Where have all the trees gone in Malawi?

Malawi a small poor African country once considered a jungle is now nearly treeless.


“Where did all the trees go?”
Before making our journey north from South Africa Russ read a book about Malawi. An early explorer from about a hundred years ago traversed the jungles of this small African country. He writes of thick undergrowth, mountains teeming with wildlife, lush green and hundreds of birds. Russ awaited our time in Malawi with great anticipation.

Clear cut land. Burnt trees. Dry fields. Dusty roads. Even the supposed forests in the mountain areas of Mulanje, Zomba and Chelinda have only few trees. At the base of Mount Mulanje at Camp Lujeri we get a taste of what it might have been. In the midst of gigantic tea plantations is this little jungle paradise. (Watch the video of our night here.) Our hike on the Zomba plateau is sadly through charred forest. A few lonely giants are reminders of yesteryear. After driving part way up to Chilinda we decide to turn around. It wasn’t the rough road, Russ loves driving those in the Landy. It was the near treeless landscape and the smoke and fires that did it.


Although to be fair it is the dry season. The grass, and what trees remain, surely transform from tawny dust to green. Then Russ points out the beautiful old trees in the camps we stay at along Lake Malawi. From Cape McClear in the south all the way to Ngara in the north. Most of these camps (we guesstimate) to be around 20 years old or less. So the entire coastline of Lake Malawi may have been lined with these amazing trees and lush vegetation not too long ago.



So what’s happened since the explorer was enthralled by the splendor of Malawi?
Where did all the trees go?


I’m not an expert on this at all, but here’s what we observed.

Charcoal production

Electricity and other forms of fuel are lacking in most villages, actually even on the outskirts of the cities. Charcoal is the inexpensive alternative. It has become a booming industry in much of Africa we’re told. Charcoal is produced in the rural areas and shipped to the larger communities to sell. To make charcoal trees are cut down, chopped up and placed in a hole in the ground. This hole creates a kiln of sorts. So, more wood is needed to make the fire that transforms the rest of the wood into charcoal. As you can imagine when raw material is readily available, free of charge, many have turned to producing charcoal. Even mature fruit bearing mango trees are hewn down for a few bags of charcoal.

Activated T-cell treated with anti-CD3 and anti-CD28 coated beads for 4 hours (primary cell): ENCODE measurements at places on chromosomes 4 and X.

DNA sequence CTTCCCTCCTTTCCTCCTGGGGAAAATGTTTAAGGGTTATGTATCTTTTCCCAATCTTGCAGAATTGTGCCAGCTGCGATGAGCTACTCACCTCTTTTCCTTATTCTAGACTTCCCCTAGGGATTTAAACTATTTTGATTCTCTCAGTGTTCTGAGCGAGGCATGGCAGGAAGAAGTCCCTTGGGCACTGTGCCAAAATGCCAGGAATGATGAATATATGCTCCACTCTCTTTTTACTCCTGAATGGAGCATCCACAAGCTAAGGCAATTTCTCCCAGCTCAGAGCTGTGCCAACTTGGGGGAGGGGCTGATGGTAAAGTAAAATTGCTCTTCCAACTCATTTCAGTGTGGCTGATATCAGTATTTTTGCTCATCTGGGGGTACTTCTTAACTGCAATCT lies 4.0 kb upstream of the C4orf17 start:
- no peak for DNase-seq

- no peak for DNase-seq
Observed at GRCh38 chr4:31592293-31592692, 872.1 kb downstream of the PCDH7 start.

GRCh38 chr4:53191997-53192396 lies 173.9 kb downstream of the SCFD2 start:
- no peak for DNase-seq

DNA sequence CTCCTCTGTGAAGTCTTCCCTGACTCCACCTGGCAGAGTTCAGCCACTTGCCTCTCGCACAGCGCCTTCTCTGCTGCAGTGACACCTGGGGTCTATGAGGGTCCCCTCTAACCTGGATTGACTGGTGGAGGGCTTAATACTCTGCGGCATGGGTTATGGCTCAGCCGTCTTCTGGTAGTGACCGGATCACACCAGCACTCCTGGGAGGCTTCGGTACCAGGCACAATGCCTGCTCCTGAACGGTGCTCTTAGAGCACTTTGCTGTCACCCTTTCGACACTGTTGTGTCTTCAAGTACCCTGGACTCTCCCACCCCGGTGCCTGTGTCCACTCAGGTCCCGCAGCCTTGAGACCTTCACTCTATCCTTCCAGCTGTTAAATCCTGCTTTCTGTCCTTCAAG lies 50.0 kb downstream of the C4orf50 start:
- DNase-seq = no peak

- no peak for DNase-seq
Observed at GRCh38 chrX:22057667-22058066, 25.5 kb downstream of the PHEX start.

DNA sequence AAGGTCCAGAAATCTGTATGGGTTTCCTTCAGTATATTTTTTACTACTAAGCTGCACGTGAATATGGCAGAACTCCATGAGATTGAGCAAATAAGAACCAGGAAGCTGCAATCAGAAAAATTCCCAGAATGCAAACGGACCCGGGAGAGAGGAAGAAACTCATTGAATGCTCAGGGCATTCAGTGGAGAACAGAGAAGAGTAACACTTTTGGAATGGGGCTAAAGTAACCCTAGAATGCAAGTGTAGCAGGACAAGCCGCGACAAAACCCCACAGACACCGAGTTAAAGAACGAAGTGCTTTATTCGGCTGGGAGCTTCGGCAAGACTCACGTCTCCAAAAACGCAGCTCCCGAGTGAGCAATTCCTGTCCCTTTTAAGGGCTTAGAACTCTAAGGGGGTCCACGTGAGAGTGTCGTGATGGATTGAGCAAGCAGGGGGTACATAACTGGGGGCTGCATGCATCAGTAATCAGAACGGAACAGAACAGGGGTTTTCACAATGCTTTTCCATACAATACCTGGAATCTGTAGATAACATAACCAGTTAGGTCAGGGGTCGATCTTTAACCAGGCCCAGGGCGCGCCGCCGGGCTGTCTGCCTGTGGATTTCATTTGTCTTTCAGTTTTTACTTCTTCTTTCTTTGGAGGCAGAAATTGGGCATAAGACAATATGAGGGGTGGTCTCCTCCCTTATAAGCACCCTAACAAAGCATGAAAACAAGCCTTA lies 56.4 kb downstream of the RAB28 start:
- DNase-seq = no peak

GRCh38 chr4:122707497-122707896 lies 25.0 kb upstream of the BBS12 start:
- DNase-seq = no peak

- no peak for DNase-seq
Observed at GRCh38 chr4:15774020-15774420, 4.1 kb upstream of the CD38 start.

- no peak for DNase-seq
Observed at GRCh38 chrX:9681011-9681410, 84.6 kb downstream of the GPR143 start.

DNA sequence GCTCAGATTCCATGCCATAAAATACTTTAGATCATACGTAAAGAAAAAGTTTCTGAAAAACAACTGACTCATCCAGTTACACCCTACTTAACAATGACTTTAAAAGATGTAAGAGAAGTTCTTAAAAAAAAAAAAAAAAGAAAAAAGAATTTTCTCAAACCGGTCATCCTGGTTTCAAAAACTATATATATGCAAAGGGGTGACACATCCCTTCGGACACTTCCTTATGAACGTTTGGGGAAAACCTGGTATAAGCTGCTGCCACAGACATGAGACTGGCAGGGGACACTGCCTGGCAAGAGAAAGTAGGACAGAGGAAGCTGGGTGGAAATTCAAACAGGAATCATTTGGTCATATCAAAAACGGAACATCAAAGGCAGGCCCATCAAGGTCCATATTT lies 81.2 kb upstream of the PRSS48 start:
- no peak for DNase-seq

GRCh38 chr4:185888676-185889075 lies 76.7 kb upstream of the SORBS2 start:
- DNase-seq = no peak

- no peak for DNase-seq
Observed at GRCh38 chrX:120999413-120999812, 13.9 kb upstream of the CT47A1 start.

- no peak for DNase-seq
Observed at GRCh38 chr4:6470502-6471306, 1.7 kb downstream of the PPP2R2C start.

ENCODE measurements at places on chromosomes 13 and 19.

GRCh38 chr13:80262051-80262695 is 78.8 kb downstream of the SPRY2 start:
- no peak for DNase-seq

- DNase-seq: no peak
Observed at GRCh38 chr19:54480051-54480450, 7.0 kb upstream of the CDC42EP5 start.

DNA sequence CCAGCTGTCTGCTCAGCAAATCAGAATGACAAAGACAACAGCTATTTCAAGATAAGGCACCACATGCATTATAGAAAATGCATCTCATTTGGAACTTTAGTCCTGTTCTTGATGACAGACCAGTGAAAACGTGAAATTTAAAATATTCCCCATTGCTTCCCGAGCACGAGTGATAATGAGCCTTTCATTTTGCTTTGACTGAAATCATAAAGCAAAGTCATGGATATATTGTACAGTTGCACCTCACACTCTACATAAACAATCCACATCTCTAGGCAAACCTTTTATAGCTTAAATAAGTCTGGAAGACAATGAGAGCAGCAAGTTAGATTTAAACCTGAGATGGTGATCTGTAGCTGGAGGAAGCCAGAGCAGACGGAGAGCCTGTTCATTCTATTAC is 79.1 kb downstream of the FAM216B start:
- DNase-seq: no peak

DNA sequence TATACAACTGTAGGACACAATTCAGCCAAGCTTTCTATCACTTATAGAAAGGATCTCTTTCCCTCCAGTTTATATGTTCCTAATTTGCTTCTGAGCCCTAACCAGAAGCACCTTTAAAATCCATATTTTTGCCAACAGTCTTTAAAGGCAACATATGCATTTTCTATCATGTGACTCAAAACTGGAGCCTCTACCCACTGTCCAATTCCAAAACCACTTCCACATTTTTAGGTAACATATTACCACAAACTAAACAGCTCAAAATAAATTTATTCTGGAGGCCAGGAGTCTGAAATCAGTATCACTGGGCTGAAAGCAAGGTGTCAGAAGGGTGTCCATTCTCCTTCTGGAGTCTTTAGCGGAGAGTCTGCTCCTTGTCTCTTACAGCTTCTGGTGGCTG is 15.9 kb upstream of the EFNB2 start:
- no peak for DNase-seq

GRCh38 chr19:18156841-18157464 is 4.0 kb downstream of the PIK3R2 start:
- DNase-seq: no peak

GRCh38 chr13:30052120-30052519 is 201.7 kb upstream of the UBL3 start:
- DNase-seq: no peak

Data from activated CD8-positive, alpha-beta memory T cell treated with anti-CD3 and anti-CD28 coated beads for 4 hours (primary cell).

Brick making

Again, free materials are used, dirt and wood. Dirt is fashioned into bricks and stacked up. A mud layer is smeared on the outside. Tunnel like holes are left on the bottom where wood is fed in and burned. A one-time-use kiln is created. We saw numerous trees felled to feed one brick kiln. During the dry season many farmers turn to brick making, so these brick kilns are found everywhere. Many are abandoned, or only part of the bricks used. When we spent time poking around a kiln we saw that some bricks were ‘fired’ while others still appeared quite ‘raw’. Obviously it is a bit more complex a process than some might think it is.

where-have-all-the-trees-gone-in-malawi-brick-kiln-950x where-have-all-the-trees-gone-in-malawi-brick-kiln-russ-950x

Food cooking

Then there are still those who can’t afford the charcoal and simply cut wood each day for their needs. Some trees are totally chopped down, while others simply the limbs are taken, leaving the trunk desolate.


“It’s been getting hotter each year, with the rains coming later,” one camp manager told us. If this is a scientific fact I don’t know, however, with the yearly loss of more and more trees it simply has to impact the rainfall.

Did we enjoy our four weeks in Malawi? Definitely. The people are friendly. The lake stunning. The birds at the camps still quite plentiful. And, life is relaxed. However, as Russ thinks of the book he read and what the explorer found a century ago it is quite sad to see the damaging human footprint.


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